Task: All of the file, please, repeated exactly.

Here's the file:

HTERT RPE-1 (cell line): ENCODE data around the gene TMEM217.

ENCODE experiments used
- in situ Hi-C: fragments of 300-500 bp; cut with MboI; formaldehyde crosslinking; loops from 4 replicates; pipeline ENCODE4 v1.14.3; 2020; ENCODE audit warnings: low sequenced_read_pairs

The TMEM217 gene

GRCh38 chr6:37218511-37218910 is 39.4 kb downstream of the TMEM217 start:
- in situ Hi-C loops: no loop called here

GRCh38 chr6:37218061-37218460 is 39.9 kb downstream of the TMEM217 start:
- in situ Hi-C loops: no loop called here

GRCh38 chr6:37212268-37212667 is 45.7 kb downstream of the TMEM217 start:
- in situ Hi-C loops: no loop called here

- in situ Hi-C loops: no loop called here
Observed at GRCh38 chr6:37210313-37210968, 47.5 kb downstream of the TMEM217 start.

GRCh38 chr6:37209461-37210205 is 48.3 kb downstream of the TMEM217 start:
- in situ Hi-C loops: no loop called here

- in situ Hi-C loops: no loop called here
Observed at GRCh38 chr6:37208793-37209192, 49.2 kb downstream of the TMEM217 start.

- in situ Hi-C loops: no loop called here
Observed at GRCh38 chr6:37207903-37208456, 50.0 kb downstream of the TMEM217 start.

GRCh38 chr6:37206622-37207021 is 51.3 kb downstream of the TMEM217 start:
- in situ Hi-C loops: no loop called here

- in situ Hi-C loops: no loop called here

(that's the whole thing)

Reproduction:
HTERT RPE-1 (cell line): ENCODE data around the gene TMEM217.

ENCODE experiments used
- in situ Hi-C: fragments of 300-500 bp; cut with MboI; formaldehyde crosslinking; loops from 4 replicates; pipeline ENCODE4 v1.14.3; 2020; ENCODE audit warnings: low sequenced_read_pairs

The TMEM217 gene

GRCh38 chr6:37218511-37218910 is 39.4 kb downstream of the TMEM217 start:
- in situ Hi-C loops: no loop called here

GRCh38 chr6:37218061-37218460 is 39.9 kb downstream of the TMEM217 start:
- in situ Hi-C loops: no loop called here

GRCh38 chr6:37212268-37212667 is 45.7 kb downstream of the TMEM217 start:
- in situ Hi-C loops: no loop called here

- in situ Hi-C loops: no loop called here
Observed at GRCh38 chr6:37210313-37210968, 47.5 kb downstream of the TMEM217 start.

GRCh38 chr6:37209461-37210205 is 48.3 kb downstream of the TMEM217 start:
- in situ Hi-C loops: no loop called here

- in situ Hi-C loops: no loop called here
Observed at GRCh38 chr6:37208793-37209192, 49.2 kb downstream of the TMEM217 start.

- in situ Hi-C loops: no loop called here
Observed at GRCh38 chr6:37207903-37208456, 50.0 kb downstream of the TMEM217 start.

GRCh38 chr6:37206622-37207021 is 51.3 kb downstream of the TMEM217 start:
- in situ Hi-C loops: no loop called here

- in situ Hi-C loops: no loop called here